6. Event totals: 12.6” Snow/1.12” L.E. Details from the 12:00 A.M. Waterbury observations: New Snow: 2.0 inches New Liquid: 0.15 inches Snow/Water Ratio: 13.3 Snow Density: 7.5% H2O Temperature: 22.1 F Sky: Snow (4-20 mm flakes) Snow at the stake: 16.0 inches
  7. The snowfall has picked up a bit over roughly the past half hour, so it could be the back side portion of this event coming through.
  8. Event totals: 10.6” Snow/0.97” L.E. It was a 7-hour block of snow collection time while we were up at the mountain today, so with 7.3” new on the boards, snowfall down here in the valley averaged a bit above 1”/hr. during that period. Up at Bolton the snowfall rate was somewhere in the 1-2”/hr. range, so they picked a good shot today. If it’s been like this up here in NVT, it’s going to be interesting to see the numbers out of the places that really got into the heavy snows. Details from the 3:00 P.M. Waterbury observations: New Snow: 7.3 inches New Liquid: 0.59 inches Snow/Water Ratio: 12.4 Snow Density: 8.1% H2O Temperature: 32.9 F Sky: Light Snow (1-3 mm flakes) Snow at the stake: 16.5 inches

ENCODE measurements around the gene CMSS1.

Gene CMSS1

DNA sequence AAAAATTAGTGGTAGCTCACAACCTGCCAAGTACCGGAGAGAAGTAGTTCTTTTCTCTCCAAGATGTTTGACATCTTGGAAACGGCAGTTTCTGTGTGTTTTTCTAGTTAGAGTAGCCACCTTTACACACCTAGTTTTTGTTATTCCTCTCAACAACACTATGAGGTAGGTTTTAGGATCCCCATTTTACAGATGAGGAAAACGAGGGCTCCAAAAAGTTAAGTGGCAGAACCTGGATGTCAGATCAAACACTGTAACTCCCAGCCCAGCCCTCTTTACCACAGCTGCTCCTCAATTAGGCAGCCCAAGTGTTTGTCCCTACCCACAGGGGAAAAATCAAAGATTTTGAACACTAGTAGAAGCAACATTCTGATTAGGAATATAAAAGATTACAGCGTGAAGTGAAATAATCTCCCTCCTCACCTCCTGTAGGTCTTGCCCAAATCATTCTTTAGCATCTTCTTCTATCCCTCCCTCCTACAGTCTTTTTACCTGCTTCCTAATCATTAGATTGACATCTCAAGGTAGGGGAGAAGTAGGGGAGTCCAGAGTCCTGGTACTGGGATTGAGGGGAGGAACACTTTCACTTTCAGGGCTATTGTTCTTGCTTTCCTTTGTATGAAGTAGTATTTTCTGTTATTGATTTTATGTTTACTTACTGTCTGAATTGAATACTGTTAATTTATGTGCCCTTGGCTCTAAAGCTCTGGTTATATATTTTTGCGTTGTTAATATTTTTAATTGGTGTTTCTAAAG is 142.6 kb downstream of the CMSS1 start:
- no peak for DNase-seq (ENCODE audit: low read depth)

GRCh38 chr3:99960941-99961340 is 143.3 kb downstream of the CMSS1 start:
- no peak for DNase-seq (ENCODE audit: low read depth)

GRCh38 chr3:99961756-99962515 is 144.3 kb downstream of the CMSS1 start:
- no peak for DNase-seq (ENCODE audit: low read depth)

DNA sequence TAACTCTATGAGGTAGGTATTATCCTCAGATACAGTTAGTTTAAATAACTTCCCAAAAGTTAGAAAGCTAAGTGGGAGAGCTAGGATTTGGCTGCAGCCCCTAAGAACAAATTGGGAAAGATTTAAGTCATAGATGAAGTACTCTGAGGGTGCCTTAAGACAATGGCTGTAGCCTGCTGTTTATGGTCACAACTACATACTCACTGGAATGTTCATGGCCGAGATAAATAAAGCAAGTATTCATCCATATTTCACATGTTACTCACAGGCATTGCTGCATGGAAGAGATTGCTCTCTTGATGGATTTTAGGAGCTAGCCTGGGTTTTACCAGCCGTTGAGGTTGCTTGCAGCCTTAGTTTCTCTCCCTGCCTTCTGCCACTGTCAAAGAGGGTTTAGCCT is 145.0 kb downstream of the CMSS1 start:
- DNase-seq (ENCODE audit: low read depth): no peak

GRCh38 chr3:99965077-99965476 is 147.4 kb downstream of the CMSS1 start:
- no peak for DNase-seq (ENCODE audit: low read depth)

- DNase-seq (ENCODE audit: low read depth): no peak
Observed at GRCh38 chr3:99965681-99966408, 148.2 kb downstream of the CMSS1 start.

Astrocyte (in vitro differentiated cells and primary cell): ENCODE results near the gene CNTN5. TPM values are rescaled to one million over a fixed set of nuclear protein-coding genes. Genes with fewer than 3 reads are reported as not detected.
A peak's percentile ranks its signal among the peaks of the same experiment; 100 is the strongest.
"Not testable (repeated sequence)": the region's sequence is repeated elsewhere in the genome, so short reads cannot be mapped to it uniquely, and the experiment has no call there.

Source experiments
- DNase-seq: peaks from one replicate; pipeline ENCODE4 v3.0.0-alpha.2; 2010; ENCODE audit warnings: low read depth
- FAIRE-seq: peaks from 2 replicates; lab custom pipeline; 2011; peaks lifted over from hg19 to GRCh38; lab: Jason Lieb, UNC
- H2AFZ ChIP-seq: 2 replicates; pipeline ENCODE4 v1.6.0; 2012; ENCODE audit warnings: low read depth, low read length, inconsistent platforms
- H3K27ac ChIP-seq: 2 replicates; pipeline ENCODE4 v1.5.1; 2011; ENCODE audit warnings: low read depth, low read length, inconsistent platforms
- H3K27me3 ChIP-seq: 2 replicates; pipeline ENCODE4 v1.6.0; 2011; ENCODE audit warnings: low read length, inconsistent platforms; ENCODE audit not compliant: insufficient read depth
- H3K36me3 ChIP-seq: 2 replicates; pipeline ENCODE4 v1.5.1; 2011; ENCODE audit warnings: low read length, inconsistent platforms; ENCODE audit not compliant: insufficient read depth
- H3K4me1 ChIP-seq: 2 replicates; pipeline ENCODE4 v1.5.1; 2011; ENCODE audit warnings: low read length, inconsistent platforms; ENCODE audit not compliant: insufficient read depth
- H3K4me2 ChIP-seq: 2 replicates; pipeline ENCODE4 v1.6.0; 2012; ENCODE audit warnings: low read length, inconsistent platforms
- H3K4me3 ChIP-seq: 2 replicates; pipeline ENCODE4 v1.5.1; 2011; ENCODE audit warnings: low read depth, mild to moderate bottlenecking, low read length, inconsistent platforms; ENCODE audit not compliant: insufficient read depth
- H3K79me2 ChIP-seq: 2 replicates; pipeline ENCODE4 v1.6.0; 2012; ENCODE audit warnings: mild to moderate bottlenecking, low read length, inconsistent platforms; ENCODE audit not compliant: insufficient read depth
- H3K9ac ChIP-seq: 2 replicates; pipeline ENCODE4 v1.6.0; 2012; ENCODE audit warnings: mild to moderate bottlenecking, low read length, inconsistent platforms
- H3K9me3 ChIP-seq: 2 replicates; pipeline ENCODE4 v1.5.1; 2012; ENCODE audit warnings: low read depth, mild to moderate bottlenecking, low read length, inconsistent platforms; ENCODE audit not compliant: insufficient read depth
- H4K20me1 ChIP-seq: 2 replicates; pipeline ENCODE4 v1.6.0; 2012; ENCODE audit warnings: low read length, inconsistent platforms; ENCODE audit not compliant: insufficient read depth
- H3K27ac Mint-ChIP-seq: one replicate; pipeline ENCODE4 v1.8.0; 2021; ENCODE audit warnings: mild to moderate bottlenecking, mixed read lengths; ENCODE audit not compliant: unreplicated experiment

9. I totally agree. I didn’t know this accumulation was going to be even denser than 10 to 1, but that will be fantastic for the base. We actually were out on the Bolton Valley Backcountry Network yesterday for a snowshoe tour, and I was quite impressed with the off piste/backcountry ski conditions that were already present. The conditions over the past week seem to have been improving under the radar. There was decent base and 6-7” of powder atop that, even down in the 2,000’ – 2,500’ elevation band. On our ascent of the Bryant Trail, I took the image below of a track that a skier had left in the A1A glade area, probably around 2,300’, and I was definitely wishing I’d brought my skis instead. Things have really been primed for a synoptic storm like this, and the coverage is in a position that even the ~0.40” of liquid we’ve picked up so far is actually going to kick things up substantially.
  10. Event totals: 3.3” Snow/0.38” L.E. The overnight accumulations from Winter Storm Izzy already put down quite a shot of L.E. around here – almost 0.40” of L.E. in just this first round. Details from the 8:00 A.M. Waterbury observations: New Snow: 3.3 inches New Liquid: 0.38 inches Snow/Water Ratio: 8.7 Snow Density: 11.5% H2O Temperature: 24.1 F Sky: Snow (1-10 mm flakes) Snow at the stake: 8.5 inches